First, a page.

The little treatise or rather Confession of S. Athanasius from which S. Cyril cites in his Book against Theodore is put by Montfaucon, S. Athanasius' Editor, among the dubia. Montfaucon's grounds for doing so are twofold; 1, that the very famous expression, One Incarnate Nature of the Word, seems to contradict what S. Athanasius says in other writings; 2, that the treatise was objected to by Leontius of Byzantium, at the beginning of the seventh Century. Of the first ground of doubt, no one but a student of S. Athanasius has any right to speak. The second dwindles to nothing. Leontius says, "They [the party of Severus, the ... Bishop of Antioch] put forward another passage as S. Athanasius', from his treatise on the Incarnation. It is on this wise, 'And that the Same is Son of God after the Spirit, Son of man after the flesh; not that the one Son is two natures, the one to be worshipped, the other not to be worshipped, but One Nature Incarnate of God the Word.' To this we say, that first it in no wise opposes us, for neither do we hold two natures, one to be worshipped, the other not, but we hold One Nature Incarnate of God the Word. Next it is not S. Athanasius'. For when they are asked by us, where it is, and cannot easily shew it, in their perplexity they put forward some small treatise, about two leaves, in which this passage is: but it is evident to all, that all S. Athanasius' writings are very large."But what can we say, when they put forward blessed Cyril, citing this against Theodore, as being S. Athanasius?' To this we say, that it does indeed lie in the blessed Cyril's utterings against Theodore, yet it is an old error. For Dioscorus succeeding blessed Cyril, and finding his works, would perchance not have minded adding what he pleased: we might even conjecture that the blessed Cyril did not cite it against Theodore; and that it is so, is clear from this. For Theodoret speaking in behalf of Theodore, overturning all the passages which blessed Cyril cited against him from the holy Fathers, has no where mentioned this. To this they say that Theodoret passed it over craftily: for not able to answer it as patent, he of purpose passed it by. To this we say that so far from passing it by if it had been there, when S. Cyril said elsewhere, One Nature Incarnate of God the Word, if he had known that this passage had been put by blessed Cyril as cited from S. Athanasius, he would not so unlearnedly have said, 'Who of the Fathers said, the One Nature Incarnate of God the Word?'But they say again that he knew so certainly that it was said by S. Athanasius that he said, 'As the Fathers have said.' To this we say that every one is anxious to shew that the Fathers said what he says, if not word for word, yet in sense." It is clear that no serious objection could be founded on a treatise or Confession of Faith being short, and that the fact of one's opponent passing over an objection would be no proof that the objection, which is confessedly there, was not made. The remainder of Leontius' objection lies in the, "perhaps Dioscorus added something."This confession was very well known by S. Cyril; for besides citing it here, he cites (as Montfaucon observes) almost the whole of it in the beginning of his Treatise de recta Fide to the Princesses Arcadia and Marina, to shew that S. Athanasius used the term, Mother of God; S. Cyril also cited two pieces it, to shew that in his eighth chapter in which he says, that 'Emmanuel must be worshipped with one worship, he had but said what S. Athanasius too had said. In all three citations occur the words, One Nature Incarnate of the Word, and in the case of S. Cyril's defence of his eighth chapter, the whole passage is extant in the latin translation (believed to be by S. Cyril's contemporary, Marius Mercator) which leaves no room for possible monophysite insertion: besides that the citation forms an integral part of S. Cyril's Defence of his chapter.It is then proved that the words were cited as S. Athanasius' by S. Cyril, the same S. Cyril who had had his own mind moulded and taught by the writings of S. Athanasius, and who in A. D. 431, produced from the archives, probably of his own Church of S. Mark, an authentic copy of S. Athanasius' Letter to Epictetus. If this Confession is not genuine, it is but an illustration of how, being but men, we make mistakes in what we know best.Montfaucon sums up, "I would not venture to say whether the extracts were added in the writings of Cyril after his decease or whether before Cyril a little book of this sort was made up and ascribed to Athanasius."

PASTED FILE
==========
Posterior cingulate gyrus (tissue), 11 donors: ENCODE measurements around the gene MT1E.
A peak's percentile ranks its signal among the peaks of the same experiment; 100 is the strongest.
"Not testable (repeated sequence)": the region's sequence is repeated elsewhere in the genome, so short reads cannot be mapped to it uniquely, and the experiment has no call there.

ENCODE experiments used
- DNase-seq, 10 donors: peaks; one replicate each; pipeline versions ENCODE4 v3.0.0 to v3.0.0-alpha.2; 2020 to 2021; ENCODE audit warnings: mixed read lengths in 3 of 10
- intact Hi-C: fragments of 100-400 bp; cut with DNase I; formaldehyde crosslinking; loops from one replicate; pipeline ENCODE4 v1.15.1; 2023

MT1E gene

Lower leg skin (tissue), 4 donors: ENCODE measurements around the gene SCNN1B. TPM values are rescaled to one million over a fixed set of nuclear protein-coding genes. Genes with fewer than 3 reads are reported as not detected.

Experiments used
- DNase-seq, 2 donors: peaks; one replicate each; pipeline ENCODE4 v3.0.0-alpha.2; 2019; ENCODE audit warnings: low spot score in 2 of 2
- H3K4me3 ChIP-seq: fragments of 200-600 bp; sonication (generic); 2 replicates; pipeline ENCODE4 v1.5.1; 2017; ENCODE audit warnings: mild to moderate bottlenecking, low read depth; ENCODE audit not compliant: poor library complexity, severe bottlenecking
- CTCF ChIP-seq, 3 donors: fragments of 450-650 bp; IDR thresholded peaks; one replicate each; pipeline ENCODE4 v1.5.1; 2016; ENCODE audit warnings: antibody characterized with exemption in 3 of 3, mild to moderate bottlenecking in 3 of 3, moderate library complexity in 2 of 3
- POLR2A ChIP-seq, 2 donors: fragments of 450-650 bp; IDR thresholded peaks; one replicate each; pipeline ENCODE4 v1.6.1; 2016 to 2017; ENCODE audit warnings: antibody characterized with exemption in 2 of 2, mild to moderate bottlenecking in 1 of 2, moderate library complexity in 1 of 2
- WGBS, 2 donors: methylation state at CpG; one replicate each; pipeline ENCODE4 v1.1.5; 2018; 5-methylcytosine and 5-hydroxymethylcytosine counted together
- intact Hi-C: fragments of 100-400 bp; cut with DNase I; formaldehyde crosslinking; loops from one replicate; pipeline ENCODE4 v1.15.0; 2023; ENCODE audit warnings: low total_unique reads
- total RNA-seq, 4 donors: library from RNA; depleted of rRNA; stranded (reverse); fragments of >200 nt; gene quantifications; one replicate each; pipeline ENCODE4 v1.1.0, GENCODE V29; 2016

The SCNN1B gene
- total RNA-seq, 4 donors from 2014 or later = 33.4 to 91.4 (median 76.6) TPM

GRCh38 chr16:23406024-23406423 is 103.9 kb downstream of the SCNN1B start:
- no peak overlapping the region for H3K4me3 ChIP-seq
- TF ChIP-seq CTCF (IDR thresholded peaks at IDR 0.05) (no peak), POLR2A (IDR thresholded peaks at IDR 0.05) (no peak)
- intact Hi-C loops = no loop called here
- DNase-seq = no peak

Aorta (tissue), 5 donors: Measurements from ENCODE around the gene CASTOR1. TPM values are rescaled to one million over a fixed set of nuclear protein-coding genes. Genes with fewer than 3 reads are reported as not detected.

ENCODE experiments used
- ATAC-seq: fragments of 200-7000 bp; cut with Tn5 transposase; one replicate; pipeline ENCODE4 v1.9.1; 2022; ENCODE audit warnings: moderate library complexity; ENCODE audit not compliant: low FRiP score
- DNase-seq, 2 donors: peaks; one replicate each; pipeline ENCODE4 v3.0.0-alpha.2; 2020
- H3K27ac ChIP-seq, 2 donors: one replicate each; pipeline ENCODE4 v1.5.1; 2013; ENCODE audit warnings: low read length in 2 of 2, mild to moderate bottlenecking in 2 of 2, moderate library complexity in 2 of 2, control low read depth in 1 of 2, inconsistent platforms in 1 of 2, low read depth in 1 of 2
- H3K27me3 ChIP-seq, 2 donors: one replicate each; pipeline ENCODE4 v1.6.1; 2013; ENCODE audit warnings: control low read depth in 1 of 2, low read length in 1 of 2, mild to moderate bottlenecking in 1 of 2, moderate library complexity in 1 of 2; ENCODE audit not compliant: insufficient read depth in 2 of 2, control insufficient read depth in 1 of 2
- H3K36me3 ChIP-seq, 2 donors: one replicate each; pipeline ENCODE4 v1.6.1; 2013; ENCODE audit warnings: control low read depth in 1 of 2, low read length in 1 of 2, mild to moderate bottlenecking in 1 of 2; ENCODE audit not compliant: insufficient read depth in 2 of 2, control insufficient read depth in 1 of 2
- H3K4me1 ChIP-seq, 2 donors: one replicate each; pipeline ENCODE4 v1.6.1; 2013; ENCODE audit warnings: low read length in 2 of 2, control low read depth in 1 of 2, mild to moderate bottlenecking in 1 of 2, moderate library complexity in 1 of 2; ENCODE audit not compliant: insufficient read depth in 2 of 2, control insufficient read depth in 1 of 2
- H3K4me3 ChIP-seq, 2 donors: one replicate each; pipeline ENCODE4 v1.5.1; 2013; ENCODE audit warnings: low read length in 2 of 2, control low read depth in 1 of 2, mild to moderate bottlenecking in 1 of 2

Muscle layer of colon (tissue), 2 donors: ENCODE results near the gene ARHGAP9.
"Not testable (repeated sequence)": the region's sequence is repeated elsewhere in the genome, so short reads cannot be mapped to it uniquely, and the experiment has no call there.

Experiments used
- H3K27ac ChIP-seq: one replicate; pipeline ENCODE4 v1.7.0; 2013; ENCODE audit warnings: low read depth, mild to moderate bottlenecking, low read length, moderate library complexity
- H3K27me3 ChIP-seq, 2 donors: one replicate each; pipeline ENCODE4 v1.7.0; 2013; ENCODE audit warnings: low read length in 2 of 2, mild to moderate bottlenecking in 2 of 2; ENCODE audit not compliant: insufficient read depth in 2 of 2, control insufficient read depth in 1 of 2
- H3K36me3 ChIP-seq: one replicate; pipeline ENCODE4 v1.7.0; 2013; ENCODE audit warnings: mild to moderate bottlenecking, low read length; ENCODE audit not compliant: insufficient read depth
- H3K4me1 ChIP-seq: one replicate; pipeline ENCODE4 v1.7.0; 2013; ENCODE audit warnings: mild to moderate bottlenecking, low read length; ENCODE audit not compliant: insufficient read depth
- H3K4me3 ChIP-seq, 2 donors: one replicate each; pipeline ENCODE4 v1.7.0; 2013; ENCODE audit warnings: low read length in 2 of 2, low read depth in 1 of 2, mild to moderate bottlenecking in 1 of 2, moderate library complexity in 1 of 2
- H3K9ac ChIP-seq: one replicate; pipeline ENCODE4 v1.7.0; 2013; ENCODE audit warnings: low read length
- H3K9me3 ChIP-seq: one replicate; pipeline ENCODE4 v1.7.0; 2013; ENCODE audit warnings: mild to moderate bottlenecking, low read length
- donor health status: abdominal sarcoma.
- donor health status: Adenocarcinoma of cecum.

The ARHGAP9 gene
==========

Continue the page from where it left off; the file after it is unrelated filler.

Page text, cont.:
If that were so, shouldn't the Mother of God say " I am the mother of the immaculate conception", rather than, "I am the immaculate conception". Doesn't the "I" refers to her in this case.
Simply put, if the 'immaclate conception' in this case does not refer to the conception of God the Word, but rather to the Catholic heresy, then there is no way the apparition was genuine.
So if 'immaculate conception' refers to the Catholic heresy, Bernadette was either lying, mistaken or deceived.
Do you think Miracles and unexplainable appartions take place only in the Coptic orthodox faith?
You make it sound as if it is only ,the Orthodox church that overflow with Saints . The Catholic church and other churchs that are not in full communion with the Coptic church do also have as many Saints as the sand in the beaches.
I realise a big part of your (the Coptic Church's answer) will be based on how we see the nature of Christ, as One or Dual.